The supply chain historically has been focused on the marketplace and the support of the marketplace from the point of supplies to the point of delivery to the consumer. Just as consumers have taken control of their shopping and purchasing capabilities in the retail marketplace they will also take control of the supply chain that supports their retail shopping and purchasing. Consumers, and millennials again will be driving these demands, will use social networking and mobile technology to reshape and build a supply chain that supports their demands and their lifestyle. Retailers, manufacturers and transportation must learn from the lessons of social commerce changes to the retail marketplace in order to build the flexibility required to support the consumer social supply chain demands.
You see the beginnings of these changes with new services offered by carriers to redirect deliveries to a location at the convenience of the recipient and this is only the beginning. There is no reason to think that millennials will be limited in their actions to the last mile delivery, and there is no reason to think that manufacturers and carriers will be any more nimble in their interactions with consumers than the large legacy retailers were. In these areas the FedEx and the UPS stores may be at an advantage and the forefront to react to the changing demands of the consumers. The USPS is also in a great position to meet changing consumer demands because they have postal locations across the nation and on top of that they deliver on Saturdays as well.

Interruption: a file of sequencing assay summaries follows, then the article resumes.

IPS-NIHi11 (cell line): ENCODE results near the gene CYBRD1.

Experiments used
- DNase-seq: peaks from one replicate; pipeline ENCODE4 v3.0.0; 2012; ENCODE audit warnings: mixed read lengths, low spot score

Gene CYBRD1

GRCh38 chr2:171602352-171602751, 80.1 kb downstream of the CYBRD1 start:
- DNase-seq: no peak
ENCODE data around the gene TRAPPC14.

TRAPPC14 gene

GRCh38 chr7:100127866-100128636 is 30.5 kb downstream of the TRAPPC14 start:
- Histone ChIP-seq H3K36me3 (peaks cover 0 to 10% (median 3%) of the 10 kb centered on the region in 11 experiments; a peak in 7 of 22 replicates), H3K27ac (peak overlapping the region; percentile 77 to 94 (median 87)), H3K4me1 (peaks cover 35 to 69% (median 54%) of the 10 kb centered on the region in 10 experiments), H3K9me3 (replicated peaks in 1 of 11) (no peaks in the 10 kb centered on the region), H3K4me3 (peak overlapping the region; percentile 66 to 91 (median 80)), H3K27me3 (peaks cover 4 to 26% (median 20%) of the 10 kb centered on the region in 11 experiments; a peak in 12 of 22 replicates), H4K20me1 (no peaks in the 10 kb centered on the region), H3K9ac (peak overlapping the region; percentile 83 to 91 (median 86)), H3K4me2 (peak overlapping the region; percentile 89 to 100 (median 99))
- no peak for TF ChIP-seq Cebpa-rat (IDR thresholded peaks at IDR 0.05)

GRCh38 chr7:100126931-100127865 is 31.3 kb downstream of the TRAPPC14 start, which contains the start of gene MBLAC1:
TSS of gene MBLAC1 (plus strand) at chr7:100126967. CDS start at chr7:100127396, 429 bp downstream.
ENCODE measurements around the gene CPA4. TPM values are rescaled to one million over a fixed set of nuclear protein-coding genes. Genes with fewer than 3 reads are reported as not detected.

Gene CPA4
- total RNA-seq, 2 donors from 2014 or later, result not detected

I see the extended retail supply chain facing the same concerns as retailers, where they are focused on cost efficiencies and reductions to meet the demands of a very large and varied customer base, just as the large legacy retailers. I think the large carriers, especially the ones providing the last mile delivery to consumers in the supply chain are heading towards a big shake-up as well. This shake-up will be result again of millennials that will not accept the limitations of these carriers and demand new services and capabilities to meet their own lifestyles. I also see Amazon again as a force for change in the retail supply chain driving new services and capabilities to create new demands and consumer expectations, just as they have done with retail shopping and purchasing practices.
I see the retail supply chain now focused on market share and cost containment, in the same manner as large retailers in the 80’s and 90’s, and the supply chain is heading for difficulty in support the changing market and demands of the extended supply chain partners. There are three key catalyst areas for these changes; consumers, Amazon and manufacturers. The manufacturers are beginning to come into the marketplace now and develop relationships with consumers in addition to retailers and this is another factor that will exert a greater influence on both the retail marketplace and the extended supply chain.
And now for the audience participation portion of the show…
ECommerce will have wide ranging impacts on both the retail and manufacturing sectors. How can you focus these abilities to improve the consumer's experience? Improving the consumer’s experience will require a re-evaluation of the sales channels, the manufacturing channels and practices and the supply chain channels and practices from the raw materials to the consumers’ homes. In order to ensure and maintain success in this new reality you must harness the tools and capabilities in many new areas. How can you support these continuously changing requirements?